Federal Rule of Civil Procedure 56 provides that "[t]he court shall grant summary judgment if the movant shows that there is no genuine dispute as to any material fact and the movant is entitled to judgment as a matter of law." Fed.R.Civ.P. 56(a). "Where the burden of production at trial ultimately rests on the nonmovant, the movant must merely demonstrate an absence of evidentiary support in the record for the nonmovant's case.'" Cuadra v. Houston Indep. Sch. Dist., 626 F.3d 808, 812 (5th Cir. 2010) (quoting Shields v. Twiss, 389 F.3d 142, 149 (5th Cir. 2004)). However, "if the movant bears the burden of proof on an issue, either because he is the plaintiff or as a defendant he is asserting an affirmative defense, he must establish beyond peradventure all of the essential elements of the claim or defense to warrant judgment in his favor." Fontenot v. Upjohn Co., 780 F.2d 1190, 1194 (5th Cir. 1986). If the movant meets his burden, the nonmovant must go beyond the pleadings and point out specific facts showing the existence of a genuine issue for trial. Cannata v. Catholic Diocese of Austin, 700 F.3d 169, 172 (5th Cir. 2012) (citation omitted). "An issue is material if its resolution could affect the outcome of the action." Sierra Club, Inc. v. Sandy Creek Energy Assocs., L.P., 627 F.3d 134, 138 (5th Cir. 2010) (quoting Daniels v. City of Arlington, Tex., 246 F.3d 500, 502 (5th Cir. 2001)). "An issue is genuine' if the evidence is sufficient for a reasonable jury to return a verdict for the nonmoving party." Cuadra, 626 F.3d at 812 (citation omitted).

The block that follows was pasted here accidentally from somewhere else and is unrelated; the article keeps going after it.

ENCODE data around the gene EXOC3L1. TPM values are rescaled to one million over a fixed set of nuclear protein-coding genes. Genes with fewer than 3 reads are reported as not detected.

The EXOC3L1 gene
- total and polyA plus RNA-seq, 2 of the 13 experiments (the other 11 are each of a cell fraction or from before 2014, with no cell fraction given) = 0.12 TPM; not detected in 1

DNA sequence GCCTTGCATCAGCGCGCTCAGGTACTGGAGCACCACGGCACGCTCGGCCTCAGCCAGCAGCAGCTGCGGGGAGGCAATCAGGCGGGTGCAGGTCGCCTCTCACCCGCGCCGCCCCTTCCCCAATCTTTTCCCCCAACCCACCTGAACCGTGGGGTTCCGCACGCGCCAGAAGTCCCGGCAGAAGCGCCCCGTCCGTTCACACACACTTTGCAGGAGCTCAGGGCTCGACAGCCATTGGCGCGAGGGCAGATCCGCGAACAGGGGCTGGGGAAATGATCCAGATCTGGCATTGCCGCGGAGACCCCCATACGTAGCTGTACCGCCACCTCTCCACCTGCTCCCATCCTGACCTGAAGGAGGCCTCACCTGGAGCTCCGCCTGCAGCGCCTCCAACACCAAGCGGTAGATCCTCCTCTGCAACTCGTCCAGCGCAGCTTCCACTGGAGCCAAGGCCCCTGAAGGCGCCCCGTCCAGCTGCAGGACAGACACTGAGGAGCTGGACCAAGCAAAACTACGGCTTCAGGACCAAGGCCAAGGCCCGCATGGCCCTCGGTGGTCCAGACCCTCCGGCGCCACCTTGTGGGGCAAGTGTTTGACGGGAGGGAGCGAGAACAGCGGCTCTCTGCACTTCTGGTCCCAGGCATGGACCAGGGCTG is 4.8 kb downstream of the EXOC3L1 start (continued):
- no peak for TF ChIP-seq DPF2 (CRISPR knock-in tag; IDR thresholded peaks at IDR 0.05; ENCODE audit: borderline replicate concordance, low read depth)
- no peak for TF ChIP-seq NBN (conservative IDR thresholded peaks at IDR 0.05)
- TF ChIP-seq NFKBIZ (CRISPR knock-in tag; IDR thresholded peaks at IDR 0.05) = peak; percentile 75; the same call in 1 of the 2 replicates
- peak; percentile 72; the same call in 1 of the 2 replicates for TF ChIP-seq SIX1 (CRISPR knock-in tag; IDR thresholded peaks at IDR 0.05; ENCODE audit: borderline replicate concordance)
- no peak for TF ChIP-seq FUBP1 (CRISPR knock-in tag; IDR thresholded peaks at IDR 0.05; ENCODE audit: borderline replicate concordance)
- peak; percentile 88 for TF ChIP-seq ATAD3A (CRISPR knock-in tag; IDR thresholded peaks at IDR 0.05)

The Court is not permitted to make credibility determinations or weigh the evidence. Deville v. Marcantel, 567 F.3d 156, 164 (5th Cir. 2009) (citing Turner v. Baylor Richardson Med. Ctr., 476 F.3d 337, 343 (5th Cir. 2007)). When deciding whether a genuine fact issue exists, "the court must view the facts and the inferences to be drawn therefrom in the light most favorable to the nonmoving party." Sierra Club, Inc., 627 F.3d at 138. However, "[c]onclusional allegations and denials, speculation, improbable inferences, unsubstantiated assertions, and legalistic argumentation do not adequately substitute for specific facts showing a genuine issue for trial." Oliver v. Scott, 276 F.3d 736, 744 (5th Cir. 2002) (citing Sec. & Exch. Comm'n v. Recile, 10 F.3d 1093, 1097 (5th Cir. 1993)).